After the war, being part of the arctic fleet and having had a history so glorious, it was refurbished and upgraded with more modern equipment and propulsion system in Germany. It was then constantly improved while in service as a scientific platform, until a few years before the collapse of the Soviet Union, when it was permanently moored where you find her today.

The restoration work was carried out very well, and the vessel looks like it could sail away at any time! You can visit on guided tours in small groups. The visit includes the living quarters of the captain and crew and of the scientific staff – rather much above the military standard! – a room with technical stuff and the commanding deck. You are offered also a quick intro video in Russian.

I don’t know whether they’re offering tours except in Russian, but there are some explanations in English along the visit. Visiting in winter may add to your photos from the outside if the Neva is covered with ice, but the tour is shorter – about 40 min -, for you can’t see the power plant, as heating is probably absent in that part of the ship.

Absolutely recommended for everybody with an interest in ships, polar explorations, engineering and scientific expeditions! This is good for the kids as well. Be warned, the distance from the closest metro station is about 1 mile, but you may choose to walk along the bank of the river, with a nice view of the Winter Palace and the central district, with many photo opportunities. Rather close to the Krassin there is also the WWII submarine C-189, which I had not the time to visit. This is another entity from the icebreaker, with a separate ticket.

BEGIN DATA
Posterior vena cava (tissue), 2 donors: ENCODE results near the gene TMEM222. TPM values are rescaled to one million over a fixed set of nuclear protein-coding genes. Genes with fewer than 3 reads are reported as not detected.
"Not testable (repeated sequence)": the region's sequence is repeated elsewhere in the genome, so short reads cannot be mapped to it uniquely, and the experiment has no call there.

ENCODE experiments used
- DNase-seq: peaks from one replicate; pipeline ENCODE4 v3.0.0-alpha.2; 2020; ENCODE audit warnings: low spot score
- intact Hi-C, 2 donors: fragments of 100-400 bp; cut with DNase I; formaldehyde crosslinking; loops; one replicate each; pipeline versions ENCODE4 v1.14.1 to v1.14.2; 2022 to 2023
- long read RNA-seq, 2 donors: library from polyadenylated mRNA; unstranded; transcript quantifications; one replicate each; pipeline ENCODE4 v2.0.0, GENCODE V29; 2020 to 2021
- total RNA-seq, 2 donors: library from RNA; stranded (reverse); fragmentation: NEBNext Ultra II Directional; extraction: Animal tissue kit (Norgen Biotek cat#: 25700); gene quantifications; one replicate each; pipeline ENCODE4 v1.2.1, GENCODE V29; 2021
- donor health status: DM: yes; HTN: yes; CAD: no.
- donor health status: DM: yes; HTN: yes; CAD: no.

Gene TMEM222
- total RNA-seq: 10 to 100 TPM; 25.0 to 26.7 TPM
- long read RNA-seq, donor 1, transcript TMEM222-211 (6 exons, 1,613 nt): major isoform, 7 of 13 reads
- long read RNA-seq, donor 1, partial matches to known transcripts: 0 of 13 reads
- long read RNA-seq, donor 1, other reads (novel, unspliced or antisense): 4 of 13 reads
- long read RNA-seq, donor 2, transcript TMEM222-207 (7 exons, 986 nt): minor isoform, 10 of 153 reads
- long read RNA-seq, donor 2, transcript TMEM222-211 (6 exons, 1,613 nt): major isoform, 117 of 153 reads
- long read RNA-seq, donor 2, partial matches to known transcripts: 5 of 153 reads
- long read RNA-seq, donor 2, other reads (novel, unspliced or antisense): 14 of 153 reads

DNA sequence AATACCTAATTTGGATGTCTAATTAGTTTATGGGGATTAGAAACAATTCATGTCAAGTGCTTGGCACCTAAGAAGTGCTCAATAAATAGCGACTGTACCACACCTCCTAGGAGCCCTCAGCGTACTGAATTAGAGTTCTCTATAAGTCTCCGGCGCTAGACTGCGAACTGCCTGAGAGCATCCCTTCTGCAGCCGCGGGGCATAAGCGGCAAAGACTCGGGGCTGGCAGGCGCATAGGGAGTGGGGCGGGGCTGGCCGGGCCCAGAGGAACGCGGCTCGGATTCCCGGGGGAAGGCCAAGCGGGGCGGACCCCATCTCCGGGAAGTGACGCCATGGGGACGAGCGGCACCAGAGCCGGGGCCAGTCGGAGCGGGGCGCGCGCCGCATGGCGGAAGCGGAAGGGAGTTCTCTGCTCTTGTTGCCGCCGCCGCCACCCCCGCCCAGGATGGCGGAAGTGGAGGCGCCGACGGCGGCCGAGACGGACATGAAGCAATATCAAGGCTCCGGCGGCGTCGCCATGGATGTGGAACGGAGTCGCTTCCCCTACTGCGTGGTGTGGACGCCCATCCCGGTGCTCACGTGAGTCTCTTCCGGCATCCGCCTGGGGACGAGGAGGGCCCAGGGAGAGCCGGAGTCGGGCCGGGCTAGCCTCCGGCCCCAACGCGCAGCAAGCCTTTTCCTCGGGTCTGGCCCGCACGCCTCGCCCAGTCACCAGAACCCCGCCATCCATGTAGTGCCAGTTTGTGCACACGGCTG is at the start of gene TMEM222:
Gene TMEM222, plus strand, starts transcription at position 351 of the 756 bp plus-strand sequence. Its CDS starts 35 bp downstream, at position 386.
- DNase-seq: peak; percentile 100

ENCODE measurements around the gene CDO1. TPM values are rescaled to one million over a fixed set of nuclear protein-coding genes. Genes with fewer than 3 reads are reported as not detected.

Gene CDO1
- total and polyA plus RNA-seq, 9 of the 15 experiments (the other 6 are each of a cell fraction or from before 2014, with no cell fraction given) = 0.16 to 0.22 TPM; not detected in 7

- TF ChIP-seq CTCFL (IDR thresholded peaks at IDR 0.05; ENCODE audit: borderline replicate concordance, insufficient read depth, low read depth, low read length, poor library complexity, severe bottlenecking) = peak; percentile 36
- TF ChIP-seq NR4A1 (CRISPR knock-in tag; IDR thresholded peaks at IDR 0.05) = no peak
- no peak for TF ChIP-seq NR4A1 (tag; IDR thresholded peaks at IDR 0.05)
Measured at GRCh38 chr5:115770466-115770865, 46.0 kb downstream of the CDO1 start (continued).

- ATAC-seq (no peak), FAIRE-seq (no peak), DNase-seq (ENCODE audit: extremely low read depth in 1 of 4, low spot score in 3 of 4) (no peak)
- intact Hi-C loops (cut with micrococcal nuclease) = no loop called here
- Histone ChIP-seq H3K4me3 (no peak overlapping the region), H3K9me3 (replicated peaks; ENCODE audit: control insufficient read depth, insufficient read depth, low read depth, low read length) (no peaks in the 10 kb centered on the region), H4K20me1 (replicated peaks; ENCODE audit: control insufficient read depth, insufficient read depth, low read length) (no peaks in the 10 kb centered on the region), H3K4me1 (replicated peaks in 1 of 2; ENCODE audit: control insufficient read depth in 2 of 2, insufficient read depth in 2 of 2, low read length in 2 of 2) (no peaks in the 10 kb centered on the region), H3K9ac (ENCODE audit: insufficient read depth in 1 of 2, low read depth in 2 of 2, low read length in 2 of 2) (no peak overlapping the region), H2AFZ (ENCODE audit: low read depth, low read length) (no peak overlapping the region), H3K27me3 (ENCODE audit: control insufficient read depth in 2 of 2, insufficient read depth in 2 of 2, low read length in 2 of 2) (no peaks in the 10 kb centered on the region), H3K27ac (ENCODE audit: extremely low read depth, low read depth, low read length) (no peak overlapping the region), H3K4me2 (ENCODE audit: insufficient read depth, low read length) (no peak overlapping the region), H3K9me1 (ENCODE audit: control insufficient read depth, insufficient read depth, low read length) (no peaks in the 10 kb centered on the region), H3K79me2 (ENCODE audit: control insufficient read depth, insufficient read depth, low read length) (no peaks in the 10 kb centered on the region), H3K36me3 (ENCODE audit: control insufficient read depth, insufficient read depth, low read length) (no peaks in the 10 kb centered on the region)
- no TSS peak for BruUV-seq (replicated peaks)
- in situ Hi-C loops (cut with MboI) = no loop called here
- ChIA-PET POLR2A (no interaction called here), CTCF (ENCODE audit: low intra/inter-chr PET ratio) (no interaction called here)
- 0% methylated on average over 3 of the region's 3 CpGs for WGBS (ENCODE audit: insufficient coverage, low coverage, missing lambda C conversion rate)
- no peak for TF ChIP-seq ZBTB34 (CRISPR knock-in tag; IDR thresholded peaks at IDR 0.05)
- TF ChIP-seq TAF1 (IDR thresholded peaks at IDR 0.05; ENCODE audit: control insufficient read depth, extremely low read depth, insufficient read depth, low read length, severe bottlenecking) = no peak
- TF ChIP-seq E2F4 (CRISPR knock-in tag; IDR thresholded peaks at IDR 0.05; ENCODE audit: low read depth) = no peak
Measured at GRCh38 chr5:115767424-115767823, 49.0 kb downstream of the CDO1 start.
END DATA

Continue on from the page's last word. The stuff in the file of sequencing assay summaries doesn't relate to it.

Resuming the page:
Museum of Artillery

This huge State-owned museum hosts a world-class collection of Russian and Soviet weapons from the middle ages to our days. The building is that of a former large artillery depot from the mid-19th century, in the immediate vicinity of the Peter and Paul Fortress, from which it can be reached in a few minutes. The museum is really a temple of Russian nationalism, and it’s very popular among Russians, whose military battles and victories are celebrated also with banners, uniforms, paintings, and several memorabilia.